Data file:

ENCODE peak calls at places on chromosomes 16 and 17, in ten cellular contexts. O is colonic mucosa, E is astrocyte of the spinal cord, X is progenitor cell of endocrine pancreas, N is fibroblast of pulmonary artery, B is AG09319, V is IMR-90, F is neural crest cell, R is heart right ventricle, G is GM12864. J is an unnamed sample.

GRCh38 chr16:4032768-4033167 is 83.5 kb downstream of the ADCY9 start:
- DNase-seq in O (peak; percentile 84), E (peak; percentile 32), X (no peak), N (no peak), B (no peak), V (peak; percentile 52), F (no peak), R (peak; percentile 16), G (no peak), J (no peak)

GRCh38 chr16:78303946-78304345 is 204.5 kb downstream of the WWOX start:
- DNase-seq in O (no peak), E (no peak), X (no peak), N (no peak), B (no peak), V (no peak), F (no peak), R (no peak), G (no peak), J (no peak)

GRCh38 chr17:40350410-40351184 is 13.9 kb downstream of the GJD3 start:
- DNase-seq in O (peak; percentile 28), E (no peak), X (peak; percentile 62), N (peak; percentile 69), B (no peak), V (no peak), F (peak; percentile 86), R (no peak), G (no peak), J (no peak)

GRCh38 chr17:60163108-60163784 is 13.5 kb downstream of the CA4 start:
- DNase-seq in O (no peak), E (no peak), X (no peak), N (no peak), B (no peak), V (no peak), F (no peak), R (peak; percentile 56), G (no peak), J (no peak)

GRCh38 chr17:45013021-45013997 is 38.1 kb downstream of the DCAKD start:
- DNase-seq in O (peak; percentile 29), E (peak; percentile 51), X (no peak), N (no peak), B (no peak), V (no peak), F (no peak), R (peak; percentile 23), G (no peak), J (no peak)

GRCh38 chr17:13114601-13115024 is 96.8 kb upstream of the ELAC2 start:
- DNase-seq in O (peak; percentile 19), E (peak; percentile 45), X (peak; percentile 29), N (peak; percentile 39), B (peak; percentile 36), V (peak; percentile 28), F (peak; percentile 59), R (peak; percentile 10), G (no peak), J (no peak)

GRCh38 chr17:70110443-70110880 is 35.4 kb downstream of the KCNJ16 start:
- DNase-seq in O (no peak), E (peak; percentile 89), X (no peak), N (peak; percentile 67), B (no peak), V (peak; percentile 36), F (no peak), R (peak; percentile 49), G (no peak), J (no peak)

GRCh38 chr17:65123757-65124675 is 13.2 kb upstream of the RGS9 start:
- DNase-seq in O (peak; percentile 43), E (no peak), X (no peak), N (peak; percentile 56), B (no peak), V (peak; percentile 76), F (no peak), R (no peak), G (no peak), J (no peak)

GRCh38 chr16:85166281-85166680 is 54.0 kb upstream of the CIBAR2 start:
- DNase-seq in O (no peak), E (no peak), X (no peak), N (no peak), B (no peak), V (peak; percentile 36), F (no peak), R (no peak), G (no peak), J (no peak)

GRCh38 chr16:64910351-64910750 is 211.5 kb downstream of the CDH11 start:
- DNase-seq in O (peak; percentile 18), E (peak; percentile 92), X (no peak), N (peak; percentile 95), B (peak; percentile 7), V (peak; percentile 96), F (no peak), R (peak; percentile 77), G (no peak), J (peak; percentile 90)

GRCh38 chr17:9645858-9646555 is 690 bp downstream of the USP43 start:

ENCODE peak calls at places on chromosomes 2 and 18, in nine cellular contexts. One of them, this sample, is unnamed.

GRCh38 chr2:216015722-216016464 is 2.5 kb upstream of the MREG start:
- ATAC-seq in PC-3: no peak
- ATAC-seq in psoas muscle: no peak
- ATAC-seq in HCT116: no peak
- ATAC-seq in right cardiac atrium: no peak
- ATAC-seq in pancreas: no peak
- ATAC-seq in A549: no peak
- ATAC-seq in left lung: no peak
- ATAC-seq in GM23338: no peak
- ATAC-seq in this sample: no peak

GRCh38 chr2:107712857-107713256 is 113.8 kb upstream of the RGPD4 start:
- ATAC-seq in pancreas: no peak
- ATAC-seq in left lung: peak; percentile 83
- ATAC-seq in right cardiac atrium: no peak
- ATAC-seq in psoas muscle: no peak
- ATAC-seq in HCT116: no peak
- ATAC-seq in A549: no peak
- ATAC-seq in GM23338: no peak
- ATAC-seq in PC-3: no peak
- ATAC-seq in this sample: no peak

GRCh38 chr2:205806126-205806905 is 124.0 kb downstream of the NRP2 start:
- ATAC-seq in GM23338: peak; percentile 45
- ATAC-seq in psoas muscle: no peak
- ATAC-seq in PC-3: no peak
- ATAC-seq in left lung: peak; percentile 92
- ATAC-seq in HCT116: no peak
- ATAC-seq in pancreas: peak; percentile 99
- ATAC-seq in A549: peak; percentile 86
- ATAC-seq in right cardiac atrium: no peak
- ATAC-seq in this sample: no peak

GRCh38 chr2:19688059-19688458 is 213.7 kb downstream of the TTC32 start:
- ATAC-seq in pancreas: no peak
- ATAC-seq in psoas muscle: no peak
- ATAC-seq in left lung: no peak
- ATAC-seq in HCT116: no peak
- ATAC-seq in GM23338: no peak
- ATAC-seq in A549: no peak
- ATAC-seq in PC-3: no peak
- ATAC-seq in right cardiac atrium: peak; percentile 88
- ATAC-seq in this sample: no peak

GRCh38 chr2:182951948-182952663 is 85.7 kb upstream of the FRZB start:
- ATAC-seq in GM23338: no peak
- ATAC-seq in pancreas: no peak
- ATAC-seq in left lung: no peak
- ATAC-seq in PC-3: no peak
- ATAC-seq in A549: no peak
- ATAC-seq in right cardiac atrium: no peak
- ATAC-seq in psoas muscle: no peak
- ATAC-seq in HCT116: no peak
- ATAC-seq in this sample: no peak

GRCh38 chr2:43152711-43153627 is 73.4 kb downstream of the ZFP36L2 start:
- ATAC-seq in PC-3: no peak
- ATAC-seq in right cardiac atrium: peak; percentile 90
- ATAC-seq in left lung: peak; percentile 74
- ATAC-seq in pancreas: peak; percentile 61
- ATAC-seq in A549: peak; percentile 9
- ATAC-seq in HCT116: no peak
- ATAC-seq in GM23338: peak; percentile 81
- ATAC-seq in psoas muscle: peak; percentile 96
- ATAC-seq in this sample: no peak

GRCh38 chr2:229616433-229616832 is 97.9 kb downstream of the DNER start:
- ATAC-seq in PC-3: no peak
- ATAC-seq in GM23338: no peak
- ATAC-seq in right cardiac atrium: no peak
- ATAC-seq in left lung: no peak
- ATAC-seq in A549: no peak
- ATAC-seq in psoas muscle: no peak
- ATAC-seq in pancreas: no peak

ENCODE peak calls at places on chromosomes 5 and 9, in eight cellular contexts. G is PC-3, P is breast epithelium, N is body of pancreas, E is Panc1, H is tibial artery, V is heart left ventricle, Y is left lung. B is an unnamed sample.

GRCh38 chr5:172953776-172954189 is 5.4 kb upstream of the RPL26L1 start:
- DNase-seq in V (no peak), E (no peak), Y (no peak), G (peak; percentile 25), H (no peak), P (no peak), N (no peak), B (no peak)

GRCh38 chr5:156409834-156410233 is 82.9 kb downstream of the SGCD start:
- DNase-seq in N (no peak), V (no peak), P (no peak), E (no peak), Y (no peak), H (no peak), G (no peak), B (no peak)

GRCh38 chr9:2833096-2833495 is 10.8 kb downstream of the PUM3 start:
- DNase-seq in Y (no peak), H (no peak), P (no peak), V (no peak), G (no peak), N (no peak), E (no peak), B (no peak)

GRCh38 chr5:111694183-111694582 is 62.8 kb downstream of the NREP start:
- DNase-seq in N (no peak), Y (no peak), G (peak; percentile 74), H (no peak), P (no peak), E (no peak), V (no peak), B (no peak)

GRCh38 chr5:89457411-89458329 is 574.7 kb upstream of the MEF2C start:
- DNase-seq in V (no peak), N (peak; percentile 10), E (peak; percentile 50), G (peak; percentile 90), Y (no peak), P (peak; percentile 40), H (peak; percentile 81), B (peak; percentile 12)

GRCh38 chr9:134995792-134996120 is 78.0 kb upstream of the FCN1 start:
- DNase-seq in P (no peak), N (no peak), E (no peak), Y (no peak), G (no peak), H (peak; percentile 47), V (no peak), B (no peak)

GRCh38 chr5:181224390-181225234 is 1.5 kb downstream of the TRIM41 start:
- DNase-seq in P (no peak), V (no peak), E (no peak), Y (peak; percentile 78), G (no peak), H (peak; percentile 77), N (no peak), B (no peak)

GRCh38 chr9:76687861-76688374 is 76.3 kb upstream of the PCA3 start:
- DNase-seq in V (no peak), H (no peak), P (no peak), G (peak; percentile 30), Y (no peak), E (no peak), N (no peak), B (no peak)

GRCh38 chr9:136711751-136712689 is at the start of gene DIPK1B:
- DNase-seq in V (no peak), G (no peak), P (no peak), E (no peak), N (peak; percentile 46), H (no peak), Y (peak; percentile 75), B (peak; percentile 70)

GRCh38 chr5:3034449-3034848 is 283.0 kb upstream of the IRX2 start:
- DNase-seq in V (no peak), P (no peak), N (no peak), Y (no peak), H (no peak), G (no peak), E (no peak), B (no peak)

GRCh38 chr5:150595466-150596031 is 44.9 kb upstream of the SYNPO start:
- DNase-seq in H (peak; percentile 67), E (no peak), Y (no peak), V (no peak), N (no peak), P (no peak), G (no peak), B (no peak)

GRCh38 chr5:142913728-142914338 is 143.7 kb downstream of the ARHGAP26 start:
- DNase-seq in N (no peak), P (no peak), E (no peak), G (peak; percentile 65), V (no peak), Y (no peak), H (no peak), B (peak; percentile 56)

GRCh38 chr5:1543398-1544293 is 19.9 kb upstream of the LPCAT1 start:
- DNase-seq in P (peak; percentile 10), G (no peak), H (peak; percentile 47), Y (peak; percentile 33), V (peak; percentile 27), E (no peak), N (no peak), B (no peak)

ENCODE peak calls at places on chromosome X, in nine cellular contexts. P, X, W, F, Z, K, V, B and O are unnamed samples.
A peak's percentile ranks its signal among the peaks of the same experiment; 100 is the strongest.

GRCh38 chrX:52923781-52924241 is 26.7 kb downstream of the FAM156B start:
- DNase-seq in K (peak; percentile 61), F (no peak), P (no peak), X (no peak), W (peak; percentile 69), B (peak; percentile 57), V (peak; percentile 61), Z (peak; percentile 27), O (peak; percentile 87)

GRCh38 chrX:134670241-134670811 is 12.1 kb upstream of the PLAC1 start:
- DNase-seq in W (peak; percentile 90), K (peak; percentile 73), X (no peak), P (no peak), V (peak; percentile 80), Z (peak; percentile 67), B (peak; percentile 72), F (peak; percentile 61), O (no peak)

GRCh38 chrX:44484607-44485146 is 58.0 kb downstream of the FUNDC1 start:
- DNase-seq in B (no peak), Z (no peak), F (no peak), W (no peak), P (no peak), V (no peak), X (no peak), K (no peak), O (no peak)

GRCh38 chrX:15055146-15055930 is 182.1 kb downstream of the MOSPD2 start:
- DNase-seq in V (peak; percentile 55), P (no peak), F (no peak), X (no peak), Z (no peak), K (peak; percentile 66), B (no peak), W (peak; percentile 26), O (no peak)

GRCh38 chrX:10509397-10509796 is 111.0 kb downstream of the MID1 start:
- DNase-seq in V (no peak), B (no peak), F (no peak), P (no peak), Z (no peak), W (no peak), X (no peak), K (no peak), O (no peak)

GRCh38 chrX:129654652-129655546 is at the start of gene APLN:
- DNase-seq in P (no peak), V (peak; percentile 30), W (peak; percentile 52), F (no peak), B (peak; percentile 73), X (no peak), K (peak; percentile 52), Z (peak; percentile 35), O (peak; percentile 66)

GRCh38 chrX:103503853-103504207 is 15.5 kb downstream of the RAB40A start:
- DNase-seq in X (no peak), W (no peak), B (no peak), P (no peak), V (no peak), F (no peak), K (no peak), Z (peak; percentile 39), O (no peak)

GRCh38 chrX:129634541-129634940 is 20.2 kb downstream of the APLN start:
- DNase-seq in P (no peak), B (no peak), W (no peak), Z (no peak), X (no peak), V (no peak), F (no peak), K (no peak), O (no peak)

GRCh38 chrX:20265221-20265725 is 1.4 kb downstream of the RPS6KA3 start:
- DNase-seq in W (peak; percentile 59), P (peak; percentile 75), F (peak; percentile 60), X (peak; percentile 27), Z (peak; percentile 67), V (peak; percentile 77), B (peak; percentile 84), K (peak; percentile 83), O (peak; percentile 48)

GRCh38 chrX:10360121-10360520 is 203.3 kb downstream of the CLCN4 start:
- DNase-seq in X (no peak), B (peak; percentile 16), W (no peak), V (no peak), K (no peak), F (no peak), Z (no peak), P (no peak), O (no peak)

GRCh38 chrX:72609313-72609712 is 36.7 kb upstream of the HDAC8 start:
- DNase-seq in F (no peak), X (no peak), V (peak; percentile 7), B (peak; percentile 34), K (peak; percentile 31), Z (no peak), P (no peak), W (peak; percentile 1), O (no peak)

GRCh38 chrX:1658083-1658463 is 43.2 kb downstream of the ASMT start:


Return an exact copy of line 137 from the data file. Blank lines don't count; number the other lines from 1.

GRCh38 chrX:20265221-20265725 is 1.4 kb downstream of the RPS6KA3 start: